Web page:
Since 1988 we have answered thousands of questions from homeowners. Many of them have been asked multiple times in different ways. However, there are 10 questions that don’t get asked often enough that should be asked. This week we are covering numbers one through five and why they should be asked.
Let’s get started!
In a word, NO!
This issue has exposed some controversy within the Rosie On The House staff, which we will get to, but first a little background.
To the untrained homeowner, power washers are an easy tool to rent and use. The tricky part comes with being too aggressive. That usually means setting the pressure too high and holding the wand too close to the cleaning surface. Wood is soft and the soft pith, (the wood between the gain lines), can “crater” leaving the wood more difficult to treat and walk on. Mechanically scraping and sanding is a better method to remove debris, loose paint, or sealant. Rinsing with a hose is acceptable, just leave a few days for the wood to dry before applying a finishing product.
Now for the controversy: Don Brees of Rosie Right Design | Build | Remodel. is quite emphatic that wood should not be power washed, ever. There was no room for discussion. Rosie says he would power wash his deck and make every effort to be cautious about how he deployed the power washer. Rosie is not a fan of scraping and sanding the wood surfaces around his house, “Nope, just won’t do that.”
Don says, “Rosie is a top-notch Cajun carpenter for sure, but he ain’t no painter.”
This one surprised us all. While caulking usually doesn’t rank high on anyone’s list of exciting topics, it is important to choose the right product for your project. Having researched caulking and sealants quite extensively Rosie’s article can really help you navigate the caulking aisle. Noting the difference between a caulk and a sealant, sanded or unsanded, silicone, foams, butyl, and more specialty caulks, this guide will help you apply Rosie’s knowledge to your caulking choice.
The typical wait time as of November 2022 is more than four months to get new cabinets. So, start the process early.
Rosie suggests starting by looking at the cabinet boxes themselves. Look for sagging shelves and cabinet bottoms. Do this for the upper and lower cabinets. Install a floor drain pan in all wet cabinets, (those are the ones not only with a sink but may have a water dispensing appliance as well). If they are structurally sound, and the surface finish is only slightly worn, refinishing might be an option. If at all possible, this option will save both your hard-earned dollars and your precious time.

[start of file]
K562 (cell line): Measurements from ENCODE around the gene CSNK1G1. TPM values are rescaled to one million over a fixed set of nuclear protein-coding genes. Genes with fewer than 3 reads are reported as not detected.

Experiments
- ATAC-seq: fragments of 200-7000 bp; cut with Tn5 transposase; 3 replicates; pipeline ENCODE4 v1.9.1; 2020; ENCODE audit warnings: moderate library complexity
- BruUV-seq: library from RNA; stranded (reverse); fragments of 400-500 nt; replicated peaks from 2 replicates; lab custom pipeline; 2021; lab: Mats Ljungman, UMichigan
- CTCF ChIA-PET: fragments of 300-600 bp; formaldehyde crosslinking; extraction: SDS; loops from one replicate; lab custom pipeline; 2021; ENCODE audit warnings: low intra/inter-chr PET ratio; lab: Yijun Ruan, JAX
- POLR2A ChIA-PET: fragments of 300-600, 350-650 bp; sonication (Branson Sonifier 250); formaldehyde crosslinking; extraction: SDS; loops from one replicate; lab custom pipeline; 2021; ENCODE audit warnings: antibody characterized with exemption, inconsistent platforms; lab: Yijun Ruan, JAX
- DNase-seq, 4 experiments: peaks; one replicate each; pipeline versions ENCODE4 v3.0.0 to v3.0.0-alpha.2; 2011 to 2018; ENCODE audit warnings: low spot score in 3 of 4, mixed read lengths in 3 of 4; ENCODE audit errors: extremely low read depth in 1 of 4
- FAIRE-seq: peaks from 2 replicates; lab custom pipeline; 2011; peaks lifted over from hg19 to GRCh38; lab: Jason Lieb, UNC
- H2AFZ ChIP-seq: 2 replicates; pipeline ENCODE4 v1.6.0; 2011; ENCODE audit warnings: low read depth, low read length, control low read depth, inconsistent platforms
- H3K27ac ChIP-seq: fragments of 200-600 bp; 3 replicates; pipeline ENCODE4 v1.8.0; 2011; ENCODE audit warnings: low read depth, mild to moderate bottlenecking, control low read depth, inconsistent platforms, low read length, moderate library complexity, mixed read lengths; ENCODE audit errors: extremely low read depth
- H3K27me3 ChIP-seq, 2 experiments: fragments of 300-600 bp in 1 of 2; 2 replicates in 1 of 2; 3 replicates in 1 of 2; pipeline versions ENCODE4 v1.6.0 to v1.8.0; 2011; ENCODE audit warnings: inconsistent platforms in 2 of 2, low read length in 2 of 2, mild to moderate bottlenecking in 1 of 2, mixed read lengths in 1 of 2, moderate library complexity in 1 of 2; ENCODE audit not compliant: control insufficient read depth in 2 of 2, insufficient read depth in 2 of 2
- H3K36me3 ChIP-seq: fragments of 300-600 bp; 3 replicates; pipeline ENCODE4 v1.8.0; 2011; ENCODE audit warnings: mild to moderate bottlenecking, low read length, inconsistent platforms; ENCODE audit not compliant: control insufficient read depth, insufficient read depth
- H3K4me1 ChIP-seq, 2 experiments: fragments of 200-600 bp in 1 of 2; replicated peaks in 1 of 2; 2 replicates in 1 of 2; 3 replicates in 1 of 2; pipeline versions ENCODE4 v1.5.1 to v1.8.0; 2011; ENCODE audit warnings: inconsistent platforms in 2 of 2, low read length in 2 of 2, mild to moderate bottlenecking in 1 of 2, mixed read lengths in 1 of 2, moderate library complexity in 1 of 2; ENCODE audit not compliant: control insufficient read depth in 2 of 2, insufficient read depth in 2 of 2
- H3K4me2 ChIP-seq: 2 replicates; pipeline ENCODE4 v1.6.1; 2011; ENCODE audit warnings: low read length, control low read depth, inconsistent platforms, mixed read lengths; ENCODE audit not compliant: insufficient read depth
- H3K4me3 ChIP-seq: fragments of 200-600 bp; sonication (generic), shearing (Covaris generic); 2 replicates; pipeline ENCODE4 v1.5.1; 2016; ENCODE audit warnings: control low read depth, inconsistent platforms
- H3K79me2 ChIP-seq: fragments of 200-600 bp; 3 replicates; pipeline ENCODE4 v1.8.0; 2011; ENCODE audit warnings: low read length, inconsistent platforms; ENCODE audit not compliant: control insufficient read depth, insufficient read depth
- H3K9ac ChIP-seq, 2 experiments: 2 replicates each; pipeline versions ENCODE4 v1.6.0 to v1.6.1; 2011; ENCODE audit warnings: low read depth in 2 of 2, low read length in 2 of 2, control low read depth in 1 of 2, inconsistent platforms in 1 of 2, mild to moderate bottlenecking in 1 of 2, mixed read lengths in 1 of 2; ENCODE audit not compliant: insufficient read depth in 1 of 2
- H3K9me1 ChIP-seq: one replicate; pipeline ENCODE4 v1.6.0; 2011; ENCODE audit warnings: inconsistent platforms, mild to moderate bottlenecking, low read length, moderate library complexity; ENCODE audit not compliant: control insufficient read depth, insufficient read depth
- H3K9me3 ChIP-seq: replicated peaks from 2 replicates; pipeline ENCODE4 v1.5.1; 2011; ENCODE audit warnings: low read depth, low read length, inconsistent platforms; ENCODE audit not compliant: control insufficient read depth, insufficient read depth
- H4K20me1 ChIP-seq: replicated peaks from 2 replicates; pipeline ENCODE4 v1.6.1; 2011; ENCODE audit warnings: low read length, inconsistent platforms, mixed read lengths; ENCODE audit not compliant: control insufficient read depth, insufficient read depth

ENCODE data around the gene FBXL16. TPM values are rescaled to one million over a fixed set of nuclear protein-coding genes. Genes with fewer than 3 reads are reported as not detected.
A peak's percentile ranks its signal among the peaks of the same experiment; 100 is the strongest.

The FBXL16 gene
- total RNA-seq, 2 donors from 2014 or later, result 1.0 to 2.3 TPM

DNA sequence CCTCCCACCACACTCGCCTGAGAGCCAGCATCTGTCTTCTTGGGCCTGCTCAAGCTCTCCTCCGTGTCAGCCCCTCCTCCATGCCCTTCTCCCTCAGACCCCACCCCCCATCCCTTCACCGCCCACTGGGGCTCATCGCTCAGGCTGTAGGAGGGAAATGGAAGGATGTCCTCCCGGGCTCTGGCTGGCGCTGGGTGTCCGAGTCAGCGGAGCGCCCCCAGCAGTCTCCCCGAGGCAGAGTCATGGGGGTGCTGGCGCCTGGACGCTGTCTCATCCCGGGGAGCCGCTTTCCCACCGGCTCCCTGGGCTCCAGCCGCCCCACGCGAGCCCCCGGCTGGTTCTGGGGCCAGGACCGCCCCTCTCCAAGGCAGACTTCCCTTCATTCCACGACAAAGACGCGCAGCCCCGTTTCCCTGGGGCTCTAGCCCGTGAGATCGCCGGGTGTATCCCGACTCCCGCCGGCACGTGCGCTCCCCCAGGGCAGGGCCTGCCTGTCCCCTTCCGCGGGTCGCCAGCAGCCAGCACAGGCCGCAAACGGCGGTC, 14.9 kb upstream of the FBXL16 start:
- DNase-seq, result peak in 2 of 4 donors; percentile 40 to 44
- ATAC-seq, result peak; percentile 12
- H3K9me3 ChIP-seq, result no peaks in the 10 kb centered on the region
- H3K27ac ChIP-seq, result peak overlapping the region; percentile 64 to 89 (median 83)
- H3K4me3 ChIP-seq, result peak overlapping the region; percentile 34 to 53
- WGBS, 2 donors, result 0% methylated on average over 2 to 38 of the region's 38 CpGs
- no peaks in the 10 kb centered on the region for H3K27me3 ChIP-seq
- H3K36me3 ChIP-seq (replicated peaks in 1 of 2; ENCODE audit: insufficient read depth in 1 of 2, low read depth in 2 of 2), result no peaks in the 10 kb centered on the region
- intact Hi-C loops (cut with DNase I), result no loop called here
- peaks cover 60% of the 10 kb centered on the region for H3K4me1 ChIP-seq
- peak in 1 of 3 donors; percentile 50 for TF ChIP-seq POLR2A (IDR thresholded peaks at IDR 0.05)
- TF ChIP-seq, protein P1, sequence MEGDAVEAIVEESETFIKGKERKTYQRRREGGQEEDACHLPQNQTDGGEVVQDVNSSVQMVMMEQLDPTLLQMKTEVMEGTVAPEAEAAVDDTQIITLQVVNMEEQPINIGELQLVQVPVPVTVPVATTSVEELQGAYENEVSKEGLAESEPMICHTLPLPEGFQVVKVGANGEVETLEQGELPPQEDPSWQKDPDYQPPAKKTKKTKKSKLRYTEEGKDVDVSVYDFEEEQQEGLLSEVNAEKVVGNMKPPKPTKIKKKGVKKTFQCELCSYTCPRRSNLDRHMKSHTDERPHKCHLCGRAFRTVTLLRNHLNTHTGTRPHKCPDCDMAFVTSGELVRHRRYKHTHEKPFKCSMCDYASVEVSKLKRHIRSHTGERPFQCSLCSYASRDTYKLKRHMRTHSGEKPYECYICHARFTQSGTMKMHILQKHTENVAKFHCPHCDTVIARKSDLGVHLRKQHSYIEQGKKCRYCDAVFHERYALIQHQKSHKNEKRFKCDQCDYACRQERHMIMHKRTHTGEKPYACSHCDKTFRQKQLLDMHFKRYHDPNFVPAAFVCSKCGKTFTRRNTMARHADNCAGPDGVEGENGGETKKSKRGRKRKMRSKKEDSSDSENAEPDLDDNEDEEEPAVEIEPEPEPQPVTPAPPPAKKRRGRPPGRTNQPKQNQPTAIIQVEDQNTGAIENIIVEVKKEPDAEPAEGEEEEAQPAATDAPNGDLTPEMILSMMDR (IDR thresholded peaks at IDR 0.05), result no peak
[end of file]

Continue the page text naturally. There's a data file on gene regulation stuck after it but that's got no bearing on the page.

This is the perfect time to add roll-out shelves and soft-close hardware on doors and drawers. Install light strips underneath the cabinets. This constitutes a real upgrade that will bring your cabinets up to date with the new packages.
That’s an old and derogatory term. Refer to these folks as “travelers.”
Travelers are typically people who are not licensed to work as a contractor or are not local. We are sure you have heard the tales of homeowners being ripped off to shoddy workmanship where the person doing the work is nowhere to be found. These travelling contractors have a habit of showing up in communities after a disaster has struck. After a damaging storm rolls through your neighborhood tearing up roof systems, you might find “sales people” going door to door to solicit the repair work. When legitimate companies, like Rosie Certified Partners, are many months out from being able to replace the roof, these itinerant contractors might make promises of quick response times. This may sound like a great alternative to the wait. Remember though, if it sounds too good to be true, it probably is.
Share this article, particularly this section with your neighbors who may be the most vulnerable and easily beguiled.
Well, y’all heard correct. Rosie does cook a killer steak. However, we have it on sound authority from within the Romero family that Rosie’s culinary skills come from his parents, Dr. Romero, and Baby Kay. His parents learned this cooking method when Dr. Romero was in medical school and LSU in New Orleans. When they would opt for a steak, they would go to Chris’s Steak House on Fulton Street in downtown. The steak house was purchased by Ruth Fertel in the 1960’s. After it burned down it was relocated and renamed Ruth’s Chris Steakhouse, a name many of us are familiar with.
From choosing the right cut of meat, the items to be diced, and the various cooking techniques, this recipe is sure to please.
Stay tuned until next week when we cover the six through 10 least asked questions that should be asked.
We get a lot of different homeowner questions. But we feature five questions that should be asked more often than others. Is it safe to power wash a wood deck? Proper way to apply caulk? Should you replace or refinish cabinets? How to protect yourself from ‘gypsy’ or traveling contractors who show up at your door? And yes…Rosie makes a killer steak! We tell you the secret. Plus other homeowner questions answered.